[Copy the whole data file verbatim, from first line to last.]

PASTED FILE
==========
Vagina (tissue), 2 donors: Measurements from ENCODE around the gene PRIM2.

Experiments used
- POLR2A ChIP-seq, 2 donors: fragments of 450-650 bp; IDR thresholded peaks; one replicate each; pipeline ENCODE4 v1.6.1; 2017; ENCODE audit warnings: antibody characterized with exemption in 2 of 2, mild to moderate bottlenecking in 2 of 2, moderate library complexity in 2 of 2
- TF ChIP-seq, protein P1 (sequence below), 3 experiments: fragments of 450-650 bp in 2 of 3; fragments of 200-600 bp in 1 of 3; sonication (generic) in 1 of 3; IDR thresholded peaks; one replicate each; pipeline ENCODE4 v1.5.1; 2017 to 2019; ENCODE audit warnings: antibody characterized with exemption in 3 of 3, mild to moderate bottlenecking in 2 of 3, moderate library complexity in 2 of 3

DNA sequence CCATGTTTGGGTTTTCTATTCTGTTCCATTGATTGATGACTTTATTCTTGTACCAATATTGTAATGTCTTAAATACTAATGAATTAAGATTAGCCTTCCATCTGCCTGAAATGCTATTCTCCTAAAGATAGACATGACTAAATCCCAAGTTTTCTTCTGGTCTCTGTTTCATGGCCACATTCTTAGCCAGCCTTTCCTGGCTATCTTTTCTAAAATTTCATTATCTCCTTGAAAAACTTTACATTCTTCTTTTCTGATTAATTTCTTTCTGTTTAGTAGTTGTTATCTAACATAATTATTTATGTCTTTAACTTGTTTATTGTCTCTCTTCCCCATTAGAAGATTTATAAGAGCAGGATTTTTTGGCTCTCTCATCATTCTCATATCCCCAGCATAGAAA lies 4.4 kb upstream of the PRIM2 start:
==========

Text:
Vagina (tissue), 2 donors: Measurements from ENCODE around the gene PRIM2.

Experiments used
- POLR2A ChIP-seq, 2 donors: fragments of 450-650 bp; IDR thresholded peaks; one replicate each; pipeline ENCODE4 v1.6.1; 2017; ENCODE audit warnings: antibody characterized with exemption in 2 of 2, mild to moderate bottlenecking in 2 of 2, moderate library complexity in 2 of 2
- TF ChIP-seq, protein P1 (sequence below), 3 experiments: fragments of 450-650 bp in 2 of 3; fragments of 200-600 bp in 1 of 3; sonication (generic) in 1 of 3; IDR thresholded peaks; one replicate each; pipeline ENCODE4 v1.5.1; 2017 to 2019; ENCODE audit warnings: antibody characterized with exemption in 3 of 3, mild to moderate bottlenecking in 2 of 3, moderate library complexity in 2 of 3

DNA sequence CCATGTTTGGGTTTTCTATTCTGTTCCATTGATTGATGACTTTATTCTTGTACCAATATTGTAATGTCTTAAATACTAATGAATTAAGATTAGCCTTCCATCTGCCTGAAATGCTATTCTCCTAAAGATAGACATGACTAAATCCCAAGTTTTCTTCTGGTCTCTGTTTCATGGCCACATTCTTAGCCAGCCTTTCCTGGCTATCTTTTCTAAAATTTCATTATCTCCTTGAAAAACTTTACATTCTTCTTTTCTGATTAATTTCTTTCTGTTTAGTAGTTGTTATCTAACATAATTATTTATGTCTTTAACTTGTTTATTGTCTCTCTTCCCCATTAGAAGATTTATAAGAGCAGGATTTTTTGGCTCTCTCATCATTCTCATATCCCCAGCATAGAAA lies 4.4 kb upstream of the PRIM2 start: